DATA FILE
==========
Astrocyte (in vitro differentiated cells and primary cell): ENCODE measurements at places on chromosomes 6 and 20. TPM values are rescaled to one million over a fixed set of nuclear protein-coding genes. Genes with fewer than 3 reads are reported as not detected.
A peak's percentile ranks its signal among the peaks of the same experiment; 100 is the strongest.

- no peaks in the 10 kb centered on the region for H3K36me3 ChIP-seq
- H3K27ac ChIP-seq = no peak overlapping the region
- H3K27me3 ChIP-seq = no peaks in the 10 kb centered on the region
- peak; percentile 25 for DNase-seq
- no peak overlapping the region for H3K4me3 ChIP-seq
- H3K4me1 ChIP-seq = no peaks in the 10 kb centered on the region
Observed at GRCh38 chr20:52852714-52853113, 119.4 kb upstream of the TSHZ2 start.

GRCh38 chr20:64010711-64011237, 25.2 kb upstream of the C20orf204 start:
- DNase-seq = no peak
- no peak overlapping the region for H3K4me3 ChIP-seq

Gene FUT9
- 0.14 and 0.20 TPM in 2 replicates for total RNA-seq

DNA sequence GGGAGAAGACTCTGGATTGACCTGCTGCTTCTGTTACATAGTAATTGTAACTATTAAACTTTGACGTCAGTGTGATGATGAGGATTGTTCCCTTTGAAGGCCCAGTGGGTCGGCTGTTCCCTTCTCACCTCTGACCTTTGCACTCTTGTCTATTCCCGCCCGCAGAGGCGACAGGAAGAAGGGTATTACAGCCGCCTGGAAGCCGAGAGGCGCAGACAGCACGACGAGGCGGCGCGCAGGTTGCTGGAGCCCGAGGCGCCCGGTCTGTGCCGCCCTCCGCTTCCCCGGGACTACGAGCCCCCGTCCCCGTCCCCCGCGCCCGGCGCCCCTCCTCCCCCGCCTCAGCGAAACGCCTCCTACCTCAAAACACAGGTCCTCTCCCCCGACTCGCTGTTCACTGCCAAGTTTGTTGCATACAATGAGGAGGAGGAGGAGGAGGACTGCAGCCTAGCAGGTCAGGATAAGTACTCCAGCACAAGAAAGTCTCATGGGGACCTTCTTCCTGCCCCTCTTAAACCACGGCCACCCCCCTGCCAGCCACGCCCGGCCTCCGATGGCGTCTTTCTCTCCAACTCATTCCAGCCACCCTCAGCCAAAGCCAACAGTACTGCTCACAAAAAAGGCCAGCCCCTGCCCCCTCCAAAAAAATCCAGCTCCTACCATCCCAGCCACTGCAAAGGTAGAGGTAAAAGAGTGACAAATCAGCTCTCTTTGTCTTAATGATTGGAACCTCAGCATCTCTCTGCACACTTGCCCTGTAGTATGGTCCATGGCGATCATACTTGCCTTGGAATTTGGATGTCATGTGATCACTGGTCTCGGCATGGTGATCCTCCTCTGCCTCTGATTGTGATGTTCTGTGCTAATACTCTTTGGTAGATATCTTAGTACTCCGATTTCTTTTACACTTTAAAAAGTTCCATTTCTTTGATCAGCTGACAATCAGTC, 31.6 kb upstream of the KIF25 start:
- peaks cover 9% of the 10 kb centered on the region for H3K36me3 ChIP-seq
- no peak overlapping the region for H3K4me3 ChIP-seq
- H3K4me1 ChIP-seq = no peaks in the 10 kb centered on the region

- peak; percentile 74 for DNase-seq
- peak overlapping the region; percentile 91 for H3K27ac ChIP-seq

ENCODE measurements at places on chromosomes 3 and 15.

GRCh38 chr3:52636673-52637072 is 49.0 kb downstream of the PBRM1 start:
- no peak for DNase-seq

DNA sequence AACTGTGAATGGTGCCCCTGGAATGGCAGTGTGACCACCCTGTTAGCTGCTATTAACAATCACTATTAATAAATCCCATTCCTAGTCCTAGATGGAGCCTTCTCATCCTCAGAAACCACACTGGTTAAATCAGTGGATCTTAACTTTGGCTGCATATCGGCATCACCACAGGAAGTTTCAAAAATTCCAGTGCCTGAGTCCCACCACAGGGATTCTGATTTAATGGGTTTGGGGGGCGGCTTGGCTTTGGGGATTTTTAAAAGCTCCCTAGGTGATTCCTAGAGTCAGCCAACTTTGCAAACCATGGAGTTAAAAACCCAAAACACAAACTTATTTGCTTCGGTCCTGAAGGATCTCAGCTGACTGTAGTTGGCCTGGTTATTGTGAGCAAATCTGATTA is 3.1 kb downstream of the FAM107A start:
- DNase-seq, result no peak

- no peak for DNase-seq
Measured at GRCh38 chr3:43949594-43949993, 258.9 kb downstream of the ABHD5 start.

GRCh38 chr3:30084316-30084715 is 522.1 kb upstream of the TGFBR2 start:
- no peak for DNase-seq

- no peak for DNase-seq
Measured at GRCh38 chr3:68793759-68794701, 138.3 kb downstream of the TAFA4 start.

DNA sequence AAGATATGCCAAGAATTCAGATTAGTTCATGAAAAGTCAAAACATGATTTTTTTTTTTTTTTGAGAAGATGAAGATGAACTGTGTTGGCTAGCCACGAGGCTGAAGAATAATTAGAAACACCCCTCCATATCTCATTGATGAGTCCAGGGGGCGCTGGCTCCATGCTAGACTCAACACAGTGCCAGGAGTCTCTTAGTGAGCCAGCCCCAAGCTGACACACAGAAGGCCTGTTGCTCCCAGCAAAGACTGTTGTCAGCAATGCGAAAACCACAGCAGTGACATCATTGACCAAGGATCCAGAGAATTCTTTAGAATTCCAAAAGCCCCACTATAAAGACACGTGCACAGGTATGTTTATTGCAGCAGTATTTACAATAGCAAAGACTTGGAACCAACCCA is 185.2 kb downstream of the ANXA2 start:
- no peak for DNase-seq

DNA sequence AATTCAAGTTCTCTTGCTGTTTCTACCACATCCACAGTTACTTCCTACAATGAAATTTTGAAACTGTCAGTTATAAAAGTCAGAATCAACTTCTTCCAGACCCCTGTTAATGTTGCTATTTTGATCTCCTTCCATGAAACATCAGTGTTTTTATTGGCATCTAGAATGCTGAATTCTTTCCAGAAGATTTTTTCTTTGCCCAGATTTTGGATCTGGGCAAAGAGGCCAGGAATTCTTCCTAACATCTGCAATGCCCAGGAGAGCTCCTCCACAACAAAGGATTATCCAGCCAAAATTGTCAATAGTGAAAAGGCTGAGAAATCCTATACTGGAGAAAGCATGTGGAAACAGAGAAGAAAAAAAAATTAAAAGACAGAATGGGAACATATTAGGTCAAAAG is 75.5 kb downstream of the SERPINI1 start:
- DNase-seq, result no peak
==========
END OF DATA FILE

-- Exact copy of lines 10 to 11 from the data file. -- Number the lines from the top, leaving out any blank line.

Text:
GRCh38 chr20:64010711-64011237, 25.2 kb upstream of the C20orf204 start:
- DNase-seq = no peak